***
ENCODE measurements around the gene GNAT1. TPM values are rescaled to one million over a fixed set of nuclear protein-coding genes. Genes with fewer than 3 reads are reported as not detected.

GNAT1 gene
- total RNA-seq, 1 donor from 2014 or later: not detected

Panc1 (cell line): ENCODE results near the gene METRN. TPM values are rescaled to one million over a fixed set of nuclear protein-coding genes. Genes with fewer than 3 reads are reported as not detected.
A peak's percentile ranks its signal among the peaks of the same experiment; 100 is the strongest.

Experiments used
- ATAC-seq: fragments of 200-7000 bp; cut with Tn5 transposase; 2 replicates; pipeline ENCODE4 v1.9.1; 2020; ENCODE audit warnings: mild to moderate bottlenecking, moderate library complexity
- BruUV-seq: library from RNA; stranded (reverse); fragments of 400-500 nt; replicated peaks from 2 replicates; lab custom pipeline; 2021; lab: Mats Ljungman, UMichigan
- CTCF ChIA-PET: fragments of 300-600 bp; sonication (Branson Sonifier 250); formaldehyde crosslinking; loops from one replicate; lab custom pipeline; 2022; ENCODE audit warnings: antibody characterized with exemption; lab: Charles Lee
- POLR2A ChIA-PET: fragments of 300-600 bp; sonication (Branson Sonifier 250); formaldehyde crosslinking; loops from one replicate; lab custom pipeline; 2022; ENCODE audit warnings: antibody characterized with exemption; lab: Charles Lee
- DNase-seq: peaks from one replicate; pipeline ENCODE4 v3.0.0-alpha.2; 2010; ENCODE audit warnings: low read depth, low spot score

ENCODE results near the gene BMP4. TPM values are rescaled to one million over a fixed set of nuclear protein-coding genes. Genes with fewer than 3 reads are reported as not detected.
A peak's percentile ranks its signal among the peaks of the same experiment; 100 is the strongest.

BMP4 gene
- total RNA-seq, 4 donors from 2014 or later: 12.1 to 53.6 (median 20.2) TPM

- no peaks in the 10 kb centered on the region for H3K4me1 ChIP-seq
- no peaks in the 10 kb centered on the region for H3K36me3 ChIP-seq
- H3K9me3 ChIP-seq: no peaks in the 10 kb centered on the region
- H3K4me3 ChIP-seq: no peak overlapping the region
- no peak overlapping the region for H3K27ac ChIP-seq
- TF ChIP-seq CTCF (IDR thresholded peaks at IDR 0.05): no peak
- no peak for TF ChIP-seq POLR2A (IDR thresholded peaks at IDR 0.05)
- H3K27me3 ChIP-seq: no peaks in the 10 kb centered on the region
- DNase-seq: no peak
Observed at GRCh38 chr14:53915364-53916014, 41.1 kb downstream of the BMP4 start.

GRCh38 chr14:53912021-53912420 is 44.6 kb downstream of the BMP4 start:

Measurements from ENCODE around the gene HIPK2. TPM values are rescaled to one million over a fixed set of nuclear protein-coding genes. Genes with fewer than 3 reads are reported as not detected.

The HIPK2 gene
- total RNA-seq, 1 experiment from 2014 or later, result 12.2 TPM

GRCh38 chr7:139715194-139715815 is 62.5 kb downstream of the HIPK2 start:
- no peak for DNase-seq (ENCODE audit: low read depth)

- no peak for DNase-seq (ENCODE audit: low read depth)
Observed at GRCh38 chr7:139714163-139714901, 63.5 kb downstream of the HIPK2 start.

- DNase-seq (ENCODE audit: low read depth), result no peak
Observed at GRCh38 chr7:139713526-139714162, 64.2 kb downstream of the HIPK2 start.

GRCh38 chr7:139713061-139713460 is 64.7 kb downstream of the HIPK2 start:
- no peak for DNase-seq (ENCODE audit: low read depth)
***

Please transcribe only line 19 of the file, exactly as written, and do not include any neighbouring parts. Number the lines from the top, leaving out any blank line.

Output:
- H3K4me3 ChIP-seq: no peak overlapping the region